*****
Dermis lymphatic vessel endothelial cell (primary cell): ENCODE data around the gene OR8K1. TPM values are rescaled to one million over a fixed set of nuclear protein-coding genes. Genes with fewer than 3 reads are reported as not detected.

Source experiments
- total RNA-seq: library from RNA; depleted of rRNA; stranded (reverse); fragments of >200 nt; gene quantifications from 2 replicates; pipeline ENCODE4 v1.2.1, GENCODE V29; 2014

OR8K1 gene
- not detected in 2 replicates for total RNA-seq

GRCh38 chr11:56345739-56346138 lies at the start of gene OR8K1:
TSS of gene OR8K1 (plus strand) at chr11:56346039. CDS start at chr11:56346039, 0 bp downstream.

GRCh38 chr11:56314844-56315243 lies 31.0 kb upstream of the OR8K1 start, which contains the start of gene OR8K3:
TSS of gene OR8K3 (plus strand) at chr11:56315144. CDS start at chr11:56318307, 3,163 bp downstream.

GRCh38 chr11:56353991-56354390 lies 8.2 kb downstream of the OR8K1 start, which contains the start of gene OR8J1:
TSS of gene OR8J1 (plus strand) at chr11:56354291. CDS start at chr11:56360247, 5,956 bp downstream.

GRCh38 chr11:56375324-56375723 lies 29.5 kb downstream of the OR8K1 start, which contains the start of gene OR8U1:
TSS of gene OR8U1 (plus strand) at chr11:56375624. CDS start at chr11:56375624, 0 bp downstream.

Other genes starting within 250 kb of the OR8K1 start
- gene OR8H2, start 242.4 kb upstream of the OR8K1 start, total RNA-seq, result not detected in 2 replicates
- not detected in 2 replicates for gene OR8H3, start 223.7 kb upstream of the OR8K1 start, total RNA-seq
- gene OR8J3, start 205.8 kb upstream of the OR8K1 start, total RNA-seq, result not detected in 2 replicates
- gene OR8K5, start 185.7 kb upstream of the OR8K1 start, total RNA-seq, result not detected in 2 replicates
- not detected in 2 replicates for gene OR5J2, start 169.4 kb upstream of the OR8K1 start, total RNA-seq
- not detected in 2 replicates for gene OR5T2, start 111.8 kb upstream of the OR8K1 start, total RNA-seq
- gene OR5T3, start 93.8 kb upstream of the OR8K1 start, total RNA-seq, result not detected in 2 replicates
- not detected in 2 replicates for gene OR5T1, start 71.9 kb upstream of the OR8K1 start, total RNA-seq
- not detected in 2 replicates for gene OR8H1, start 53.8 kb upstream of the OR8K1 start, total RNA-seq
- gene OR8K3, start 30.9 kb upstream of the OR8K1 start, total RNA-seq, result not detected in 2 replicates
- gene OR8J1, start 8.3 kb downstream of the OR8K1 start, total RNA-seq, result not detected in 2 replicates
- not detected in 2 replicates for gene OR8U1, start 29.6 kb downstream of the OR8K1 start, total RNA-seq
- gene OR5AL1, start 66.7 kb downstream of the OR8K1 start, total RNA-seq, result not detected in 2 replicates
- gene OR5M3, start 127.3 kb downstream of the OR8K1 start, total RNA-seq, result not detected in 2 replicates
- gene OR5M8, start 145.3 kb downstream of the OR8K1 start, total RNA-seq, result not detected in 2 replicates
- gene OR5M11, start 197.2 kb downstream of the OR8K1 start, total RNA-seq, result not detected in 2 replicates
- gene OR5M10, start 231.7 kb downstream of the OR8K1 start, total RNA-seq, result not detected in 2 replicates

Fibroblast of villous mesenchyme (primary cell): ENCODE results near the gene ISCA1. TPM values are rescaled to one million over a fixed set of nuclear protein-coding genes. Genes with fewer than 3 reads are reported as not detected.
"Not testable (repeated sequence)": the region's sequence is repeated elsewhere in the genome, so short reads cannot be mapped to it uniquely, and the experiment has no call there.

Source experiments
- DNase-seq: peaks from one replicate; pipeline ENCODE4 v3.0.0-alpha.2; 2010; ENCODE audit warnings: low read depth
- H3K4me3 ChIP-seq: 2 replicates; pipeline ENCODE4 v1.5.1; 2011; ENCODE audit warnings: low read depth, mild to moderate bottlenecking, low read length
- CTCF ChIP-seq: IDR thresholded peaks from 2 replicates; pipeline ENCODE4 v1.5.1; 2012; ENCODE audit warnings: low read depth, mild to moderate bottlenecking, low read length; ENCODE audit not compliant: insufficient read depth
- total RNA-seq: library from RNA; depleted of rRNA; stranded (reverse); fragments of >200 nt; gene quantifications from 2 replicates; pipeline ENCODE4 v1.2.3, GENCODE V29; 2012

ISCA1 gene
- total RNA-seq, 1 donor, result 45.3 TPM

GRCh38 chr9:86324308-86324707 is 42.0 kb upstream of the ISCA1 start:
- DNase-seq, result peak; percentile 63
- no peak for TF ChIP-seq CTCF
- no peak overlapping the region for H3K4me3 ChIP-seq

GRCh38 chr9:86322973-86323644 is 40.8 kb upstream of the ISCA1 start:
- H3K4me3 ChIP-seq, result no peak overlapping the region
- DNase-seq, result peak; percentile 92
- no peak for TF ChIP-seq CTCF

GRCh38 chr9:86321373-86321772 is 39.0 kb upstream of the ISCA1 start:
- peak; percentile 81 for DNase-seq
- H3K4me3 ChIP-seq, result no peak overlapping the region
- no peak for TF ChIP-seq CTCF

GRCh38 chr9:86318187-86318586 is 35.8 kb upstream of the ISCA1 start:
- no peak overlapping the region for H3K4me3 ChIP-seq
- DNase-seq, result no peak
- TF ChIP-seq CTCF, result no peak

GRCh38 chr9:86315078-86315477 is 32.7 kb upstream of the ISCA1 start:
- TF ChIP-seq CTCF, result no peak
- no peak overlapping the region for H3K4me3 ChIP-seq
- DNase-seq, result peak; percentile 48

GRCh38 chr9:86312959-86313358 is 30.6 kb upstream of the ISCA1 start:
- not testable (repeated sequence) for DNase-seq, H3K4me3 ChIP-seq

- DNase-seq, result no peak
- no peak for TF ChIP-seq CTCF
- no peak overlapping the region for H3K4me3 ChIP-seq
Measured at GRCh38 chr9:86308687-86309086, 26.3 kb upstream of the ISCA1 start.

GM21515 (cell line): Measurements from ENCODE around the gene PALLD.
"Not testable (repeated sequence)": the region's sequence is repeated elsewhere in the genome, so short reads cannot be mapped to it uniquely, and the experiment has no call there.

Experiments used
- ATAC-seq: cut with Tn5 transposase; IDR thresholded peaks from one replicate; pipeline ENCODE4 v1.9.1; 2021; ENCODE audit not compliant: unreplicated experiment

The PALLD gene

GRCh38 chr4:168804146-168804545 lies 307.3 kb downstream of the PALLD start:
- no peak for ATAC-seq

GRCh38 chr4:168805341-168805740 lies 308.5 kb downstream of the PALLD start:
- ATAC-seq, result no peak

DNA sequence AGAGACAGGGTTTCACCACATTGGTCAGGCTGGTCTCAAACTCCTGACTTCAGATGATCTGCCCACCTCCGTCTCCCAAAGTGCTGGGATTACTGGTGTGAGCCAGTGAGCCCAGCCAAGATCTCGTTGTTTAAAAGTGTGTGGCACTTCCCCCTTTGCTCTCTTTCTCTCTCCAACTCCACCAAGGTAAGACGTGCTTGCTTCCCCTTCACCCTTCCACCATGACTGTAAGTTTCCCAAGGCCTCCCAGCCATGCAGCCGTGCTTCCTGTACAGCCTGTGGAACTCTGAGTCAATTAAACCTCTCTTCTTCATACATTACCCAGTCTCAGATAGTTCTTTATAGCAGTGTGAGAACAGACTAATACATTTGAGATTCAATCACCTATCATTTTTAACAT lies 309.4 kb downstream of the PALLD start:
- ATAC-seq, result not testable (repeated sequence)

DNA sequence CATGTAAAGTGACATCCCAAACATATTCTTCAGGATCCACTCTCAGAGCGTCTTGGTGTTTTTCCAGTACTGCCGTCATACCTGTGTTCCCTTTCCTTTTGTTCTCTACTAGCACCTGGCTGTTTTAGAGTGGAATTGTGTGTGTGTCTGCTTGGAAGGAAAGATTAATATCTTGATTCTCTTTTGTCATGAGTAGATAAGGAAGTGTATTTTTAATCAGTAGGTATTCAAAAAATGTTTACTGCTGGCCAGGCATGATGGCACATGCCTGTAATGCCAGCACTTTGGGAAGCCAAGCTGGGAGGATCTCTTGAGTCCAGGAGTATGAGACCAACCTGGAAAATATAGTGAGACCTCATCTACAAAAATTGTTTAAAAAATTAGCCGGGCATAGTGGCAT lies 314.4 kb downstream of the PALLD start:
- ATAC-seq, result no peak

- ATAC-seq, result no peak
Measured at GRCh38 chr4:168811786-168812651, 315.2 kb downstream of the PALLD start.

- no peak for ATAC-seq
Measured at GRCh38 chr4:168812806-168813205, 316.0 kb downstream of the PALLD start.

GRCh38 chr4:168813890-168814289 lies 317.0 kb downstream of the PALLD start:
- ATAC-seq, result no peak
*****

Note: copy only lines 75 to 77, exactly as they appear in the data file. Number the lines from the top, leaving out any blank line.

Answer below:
- ATAC-seq, result no peak

DNA sequence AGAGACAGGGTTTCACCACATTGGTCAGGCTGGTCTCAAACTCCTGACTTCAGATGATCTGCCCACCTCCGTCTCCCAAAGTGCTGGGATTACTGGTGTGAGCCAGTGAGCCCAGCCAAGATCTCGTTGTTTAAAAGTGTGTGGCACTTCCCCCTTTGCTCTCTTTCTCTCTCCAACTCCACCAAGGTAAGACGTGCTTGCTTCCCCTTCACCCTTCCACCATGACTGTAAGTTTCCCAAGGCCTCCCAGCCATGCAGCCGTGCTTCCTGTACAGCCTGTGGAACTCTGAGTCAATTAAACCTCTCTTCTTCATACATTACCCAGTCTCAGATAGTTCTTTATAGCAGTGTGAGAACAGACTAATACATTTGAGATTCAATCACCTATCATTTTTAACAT lies 309.4 kb downstream of the PALLD start:
- ATAC-seq, result not testable (repeated sequence)